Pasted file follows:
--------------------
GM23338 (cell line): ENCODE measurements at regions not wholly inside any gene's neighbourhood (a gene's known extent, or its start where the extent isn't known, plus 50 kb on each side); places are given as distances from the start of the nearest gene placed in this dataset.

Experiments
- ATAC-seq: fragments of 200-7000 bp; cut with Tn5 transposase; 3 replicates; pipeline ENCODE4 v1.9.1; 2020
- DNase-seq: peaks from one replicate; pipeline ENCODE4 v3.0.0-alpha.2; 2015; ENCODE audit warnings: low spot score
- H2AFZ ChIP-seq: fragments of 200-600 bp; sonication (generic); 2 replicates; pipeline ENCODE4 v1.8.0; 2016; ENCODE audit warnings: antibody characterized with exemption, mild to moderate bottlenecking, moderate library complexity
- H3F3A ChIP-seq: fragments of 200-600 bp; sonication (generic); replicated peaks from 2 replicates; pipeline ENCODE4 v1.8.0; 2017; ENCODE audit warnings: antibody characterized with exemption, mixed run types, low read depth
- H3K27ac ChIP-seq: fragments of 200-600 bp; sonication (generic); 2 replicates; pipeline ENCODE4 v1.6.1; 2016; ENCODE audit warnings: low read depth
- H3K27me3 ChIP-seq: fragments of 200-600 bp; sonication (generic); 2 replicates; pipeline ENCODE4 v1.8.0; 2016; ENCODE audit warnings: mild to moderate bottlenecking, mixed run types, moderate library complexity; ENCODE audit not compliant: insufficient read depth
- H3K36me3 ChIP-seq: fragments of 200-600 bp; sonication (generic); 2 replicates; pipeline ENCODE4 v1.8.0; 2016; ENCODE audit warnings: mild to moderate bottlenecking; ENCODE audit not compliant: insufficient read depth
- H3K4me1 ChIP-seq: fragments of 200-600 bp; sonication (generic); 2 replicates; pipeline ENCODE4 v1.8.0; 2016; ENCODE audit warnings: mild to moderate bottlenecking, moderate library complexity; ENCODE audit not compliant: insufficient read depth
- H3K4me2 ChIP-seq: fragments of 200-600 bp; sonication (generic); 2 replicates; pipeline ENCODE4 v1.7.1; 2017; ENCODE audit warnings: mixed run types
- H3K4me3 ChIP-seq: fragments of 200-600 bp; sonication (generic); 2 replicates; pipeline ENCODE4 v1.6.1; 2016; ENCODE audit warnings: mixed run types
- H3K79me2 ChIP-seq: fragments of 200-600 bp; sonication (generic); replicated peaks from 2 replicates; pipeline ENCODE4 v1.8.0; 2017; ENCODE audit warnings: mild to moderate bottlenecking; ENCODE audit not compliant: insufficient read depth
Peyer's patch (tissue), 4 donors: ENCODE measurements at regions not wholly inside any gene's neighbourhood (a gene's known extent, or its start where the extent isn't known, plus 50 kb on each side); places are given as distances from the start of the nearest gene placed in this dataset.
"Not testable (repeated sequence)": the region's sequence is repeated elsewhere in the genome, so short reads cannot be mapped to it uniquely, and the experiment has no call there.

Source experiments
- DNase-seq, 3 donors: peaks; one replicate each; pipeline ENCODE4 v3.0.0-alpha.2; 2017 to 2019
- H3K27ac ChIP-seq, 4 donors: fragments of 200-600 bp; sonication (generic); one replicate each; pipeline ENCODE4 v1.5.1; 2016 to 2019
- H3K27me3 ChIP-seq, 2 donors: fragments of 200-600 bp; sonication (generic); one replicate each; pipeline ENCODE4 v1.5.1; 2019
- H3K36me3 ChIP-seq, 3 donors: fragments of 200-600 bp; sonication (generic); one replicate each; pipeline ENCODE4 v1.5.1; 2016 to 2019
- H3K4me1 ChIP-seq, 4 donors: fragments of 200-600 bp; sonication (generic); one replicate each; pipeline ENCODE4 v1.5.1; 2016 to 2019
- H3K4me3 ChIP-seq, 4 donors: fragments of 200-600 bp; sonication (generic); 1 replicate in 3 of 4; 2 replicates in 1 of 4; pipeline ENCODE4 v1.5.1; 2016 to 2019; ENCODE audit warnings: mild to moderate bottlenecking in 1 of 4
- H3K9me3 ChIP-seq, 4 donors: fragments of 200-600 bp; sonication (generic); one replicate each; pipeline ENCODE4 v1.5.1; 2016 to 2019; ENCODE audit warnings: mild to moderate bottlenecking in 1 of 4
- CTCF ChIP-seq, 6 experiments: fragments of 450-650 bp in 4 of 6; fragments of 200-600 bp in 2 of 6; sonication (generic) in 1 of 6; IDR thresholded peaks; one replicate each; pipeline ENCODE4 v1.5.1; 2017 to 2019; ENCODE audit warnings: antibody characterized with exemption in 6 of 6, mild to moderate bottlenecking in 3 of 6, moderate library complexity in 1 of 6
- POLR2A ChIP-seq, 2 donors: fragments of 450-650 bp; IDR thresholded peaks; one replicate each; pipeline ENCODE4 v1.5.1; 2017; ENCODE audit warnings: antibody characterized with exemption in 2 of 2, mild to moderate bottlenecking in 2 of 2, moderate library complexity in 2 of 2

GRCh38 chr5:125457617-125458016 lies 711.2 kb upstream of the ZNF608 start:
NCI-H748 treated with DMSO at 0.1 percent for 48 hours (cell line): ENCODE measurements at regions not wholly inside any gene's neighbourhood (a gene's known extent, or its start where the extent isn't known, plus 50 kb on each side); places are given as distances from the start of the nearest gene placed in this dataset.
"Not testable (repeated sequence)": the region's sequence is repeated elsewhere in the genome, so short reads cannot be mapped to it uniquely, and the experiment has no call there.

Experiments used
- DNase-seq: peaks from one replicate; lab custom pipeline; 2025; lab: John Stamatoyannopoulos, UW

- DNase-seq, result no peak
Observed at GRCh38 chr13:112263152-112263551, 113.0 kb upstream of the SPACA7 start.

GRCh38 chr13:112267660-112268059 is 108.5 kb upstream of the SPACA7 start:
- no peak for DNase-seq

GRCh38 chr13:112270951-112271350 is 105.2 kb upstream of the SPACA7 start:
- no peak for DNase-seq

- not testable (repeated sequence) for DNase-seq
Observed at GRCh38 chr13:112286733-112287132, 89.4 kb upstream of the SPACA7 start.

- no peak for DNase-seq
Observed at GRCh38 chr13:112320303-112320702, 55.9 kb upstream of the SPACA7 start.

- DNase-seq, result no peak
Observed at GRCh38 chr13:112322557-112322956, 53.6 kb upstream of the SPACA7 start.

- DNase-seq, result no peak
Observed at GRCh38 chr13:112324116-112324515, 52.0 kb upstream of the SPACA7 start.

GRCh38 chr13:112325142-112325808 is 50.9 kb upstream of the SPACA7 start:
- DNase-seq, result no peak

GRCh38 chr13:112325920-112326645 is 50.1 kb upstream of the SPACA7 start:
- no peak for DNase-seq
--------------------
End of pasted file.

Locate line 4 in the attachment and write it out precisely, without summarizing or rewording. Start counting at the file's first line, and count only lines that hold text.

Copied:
- DNase-seq: peaks from one replicate; pipeline ENCODE4 v3.0.0-alpha.2; 2015; ENCODE audit warnings: low spot score